“Out of Stock” Threshold

First, you can set an “Out of Stock” threshold. Doing this enables you to prevent additional purchases once the product stock reaches a certain level, giving you time to restock before completely running out. This is important, especially if you’re offering scheduled orders, as you’ll need inventory to account for all those shipments that haven’t gone out yet. 

Allow Backorders

You can also enable backorders. This feature allows you to take orders past the point of ubos, and into the negatives. This may sound like, well, a negative, but it allows you to track how many orders you’re still obligated to fill once you restock. 

It’s an important functionality to have if you’d like to continue making money while you’re busy spending the money you have to spend in order to make more money. 

QPilot Takes It Further

“That’s all well and good,” you might be thinking, “but how do I get my scheduled orders to pull directly from my current inventory?”

That’s a good question, and one that WooCommerce doesn’t have a good answer for. Thankfully, the QPilot API (and the Autoship Cloud plugin, which uses it) does. 

QPilot syncs to your inventory stock status and stock quantity automatically, in both directions. When a one-time purchase is made, that reduction in quantity is reflected in the available stock for scheduled orders, and vice versa. 

It also enhances WooCommerce functionality. For example, you can set the system to allow backorders for autoship customers, even when backorders aren’t allowed for one-time purchasers. 

As for showing an “out of stock” warning for your scheduled order customers, they’ll only see it if the product doesn’t meet the following criteria:

  • Scheduled orders are enabled for the product
  • The product is in stock

Reports from the Frontline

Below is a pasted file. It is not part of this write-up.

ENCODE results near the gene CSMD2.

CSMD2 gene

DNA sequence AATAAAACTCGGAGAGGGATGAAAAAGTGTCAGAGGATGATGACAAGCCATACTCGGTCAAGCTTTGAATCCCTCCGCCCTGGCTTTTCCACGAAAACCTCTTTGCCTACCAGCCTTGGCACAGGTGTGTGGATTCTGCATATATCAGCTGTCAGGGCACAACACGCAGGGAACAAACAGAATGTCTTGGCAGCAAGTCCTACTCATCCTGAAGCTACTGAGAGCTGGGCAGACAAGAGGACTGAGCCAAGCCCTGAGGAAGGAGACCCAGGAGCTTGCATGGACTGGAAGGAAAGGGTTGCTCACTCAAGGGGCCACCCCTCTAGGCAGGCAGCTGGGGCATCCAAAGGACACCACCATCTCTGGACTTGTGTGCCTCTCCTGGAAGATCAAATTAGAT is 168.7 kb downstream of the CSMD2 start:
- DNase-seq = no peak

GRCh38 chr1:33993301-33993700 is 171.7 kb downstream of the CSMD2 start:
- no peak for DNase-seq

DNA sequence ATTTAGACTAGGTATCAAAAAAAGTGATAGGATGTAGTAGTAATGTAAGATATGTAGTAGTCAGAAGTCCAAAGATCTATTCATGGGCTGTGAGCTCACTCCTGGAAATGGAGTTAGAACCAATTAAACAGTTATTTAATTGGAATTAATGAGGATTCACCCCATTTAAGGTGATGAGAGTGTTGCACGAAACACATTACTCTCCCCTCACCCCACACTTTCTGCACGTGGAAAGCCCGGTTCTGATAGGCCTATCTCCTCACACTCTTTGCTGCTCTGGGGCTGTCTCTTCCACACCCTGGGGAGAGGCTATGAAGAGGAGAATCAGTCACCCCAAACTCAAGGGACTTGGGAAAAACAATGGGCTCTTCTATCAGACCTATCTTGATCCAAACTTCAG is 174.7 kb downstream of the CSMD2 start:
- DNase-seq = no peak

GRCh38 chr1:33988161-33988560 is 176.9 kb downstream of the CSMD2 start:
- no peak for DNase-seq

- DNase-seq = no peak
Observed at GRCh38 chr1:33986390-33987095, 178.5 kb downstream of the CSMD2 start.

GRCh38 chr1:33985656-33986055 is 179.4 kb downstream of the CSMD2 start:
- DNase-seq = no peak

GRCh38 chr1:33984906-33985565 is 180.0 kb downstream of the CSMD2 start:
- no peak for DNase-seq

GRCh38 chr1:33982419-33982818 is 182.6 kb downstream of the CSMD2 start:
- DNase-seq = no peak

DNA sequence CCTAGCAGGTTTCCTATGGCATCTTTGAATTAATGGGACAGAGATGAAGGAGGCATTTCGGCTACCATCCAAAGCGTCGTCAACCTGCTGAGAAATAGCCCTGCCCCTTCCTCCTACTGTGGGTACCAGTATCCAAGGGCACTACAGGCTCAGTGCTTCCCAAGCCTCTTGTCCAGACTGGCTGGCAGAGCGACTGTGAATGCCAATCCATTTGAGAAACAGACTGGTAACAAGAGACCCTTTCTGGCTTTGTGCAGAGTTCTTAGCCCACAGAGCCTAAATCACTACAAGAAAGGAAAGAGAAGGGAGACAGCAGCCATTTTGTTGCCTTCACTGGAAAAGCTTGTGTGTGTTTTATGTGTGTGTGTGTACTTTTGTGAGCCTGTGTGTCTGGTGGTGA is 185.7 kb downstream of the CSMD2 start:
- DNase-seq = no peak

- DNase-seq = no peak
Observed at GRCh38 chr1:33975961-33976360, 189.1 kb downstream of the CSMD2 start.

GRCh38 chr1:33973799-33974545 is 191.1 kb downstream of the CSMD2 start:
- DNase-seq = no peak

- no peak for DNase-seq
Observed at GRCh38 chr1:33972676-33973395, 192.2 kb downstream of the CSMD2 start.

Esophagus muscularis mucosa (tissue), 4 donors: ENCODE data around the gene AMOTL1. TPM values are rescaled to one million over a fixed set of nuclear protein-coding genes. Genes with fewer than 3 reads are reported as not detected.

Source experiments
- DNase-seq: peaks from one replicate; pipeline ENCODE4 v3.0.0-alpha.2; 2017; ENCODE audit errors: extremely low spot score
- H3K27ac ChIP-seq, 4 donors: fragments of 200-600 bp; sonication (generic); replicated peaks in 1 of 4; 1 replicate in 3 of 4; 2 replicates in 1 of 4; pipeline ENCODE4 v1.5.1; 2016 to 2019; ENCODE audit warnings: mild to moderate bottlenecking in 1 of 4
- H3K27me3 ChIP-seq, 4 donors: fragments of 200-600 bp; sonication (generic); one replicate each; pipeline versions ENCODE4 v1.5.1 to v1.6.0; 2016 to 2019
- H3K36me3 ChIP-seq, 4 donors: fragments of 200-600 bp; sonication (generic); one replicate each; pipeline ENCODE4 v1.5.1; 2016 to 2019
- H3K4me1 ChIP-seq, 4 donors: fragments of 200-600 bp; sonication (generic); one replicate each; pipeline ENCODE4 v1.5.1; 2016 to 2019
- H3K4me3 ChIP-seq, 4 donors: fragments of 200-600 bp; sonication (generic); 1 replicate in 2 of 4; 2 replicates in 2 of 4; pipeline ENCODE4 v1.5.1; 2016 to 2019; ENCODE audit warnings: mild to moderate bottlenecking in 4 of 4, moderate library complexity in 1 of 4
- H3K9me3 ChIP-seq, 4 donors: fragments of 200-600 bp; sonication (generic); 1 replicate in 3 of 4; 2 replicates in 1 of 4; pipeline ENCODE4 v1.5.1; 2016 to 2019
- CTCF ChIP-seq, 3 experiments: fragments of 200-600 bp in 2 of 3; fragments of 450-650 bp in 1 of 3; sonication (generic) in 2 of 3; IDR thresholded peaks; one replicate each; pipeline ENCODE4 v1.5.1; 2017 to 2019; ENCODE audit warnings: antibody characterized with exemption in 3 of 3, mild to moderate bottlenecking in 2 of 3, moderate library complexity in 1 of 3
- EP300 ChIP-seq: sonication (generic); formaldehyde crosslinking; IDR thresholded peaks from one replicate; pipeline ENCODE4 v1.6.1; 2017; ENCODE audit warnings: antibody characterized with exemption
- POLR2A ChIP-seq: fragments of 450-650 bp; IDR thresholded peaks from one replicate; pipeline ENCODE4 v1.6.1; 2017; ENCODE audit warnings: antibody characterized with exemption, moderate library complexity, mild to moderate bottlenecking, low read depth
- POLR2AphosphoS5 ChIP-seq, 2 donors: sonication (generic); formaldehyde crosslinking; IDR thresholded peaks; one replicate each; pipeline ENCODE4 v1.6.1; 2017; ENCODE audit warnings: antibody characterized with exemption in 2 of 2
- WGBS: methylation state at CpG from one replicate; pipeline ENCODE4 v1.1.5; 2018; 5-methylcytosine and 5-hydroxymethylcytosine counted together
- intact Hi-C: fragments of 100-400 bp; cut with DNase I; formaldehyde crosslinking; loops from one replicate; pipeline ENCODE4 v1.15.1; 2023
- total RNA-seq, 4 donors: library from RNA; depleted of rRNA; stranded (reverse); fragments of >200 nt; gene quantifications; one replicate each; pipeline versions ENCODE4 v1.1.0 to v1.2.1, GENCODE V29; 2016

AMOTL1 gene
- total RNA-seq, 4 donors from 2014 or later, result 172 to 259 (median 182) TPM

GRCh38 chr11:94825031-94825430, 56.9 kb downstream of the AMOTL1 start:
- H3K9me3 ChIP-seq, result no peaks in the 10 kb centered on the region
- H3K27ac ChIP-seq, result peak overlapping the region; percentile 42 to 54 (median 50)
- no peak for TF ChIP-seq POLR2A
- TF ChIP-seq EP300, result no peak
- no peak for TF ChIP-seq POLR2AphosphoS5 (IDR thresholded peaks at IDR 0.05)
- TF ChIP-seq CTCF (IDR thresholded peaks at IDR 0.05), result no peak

Perhaps more importantly, QPilot and Autoship Cloud give you something critical that WooCommerce omits: scheduled order reports.

The system’s real-time reporting gives you full visibility into both pending scheduled orders, and your current inventory situation, making it easy to determine if you need to stock more product to meet demand. It does this with two key reports:

  • Products by Date—this report displays all products scheduled for upcoming scheduled orders, grouped by their date of next occurrence
  • Scheduled Orders by Product—this report displays all customers that have a selected product in their scheduled order

These reports help in the immediate future (the upcoming month), and for long-term planning; by looking at past reports, you can more accurately gauge future demand.

QPilot Grants You Foresight

Even at the best of times, demand is hard to anticipate. But switching to scheduled orders, be they subscriptions or autoship, can increase the accuracy of your forecasts. The key here is making the most of scheduled orders: the more of your customers you convert to recurring customers, the easier it is to forecast future needs.

Sure, there will always be one-timers (gotta get new customers in the door somehow), but so long as the bulk of the business you do falls under scheduled orders, the more manageable your inventory needs will be.

Look, we know running scheduled orders through QPilot isn’t exactly like having an oracle on staff. But it’s close. At least, as close as you’re going to get without becoming reality TV fodder. So if you want a little more stability in your inventory management, give us a call. We’ll help you put forecasting to work for your business.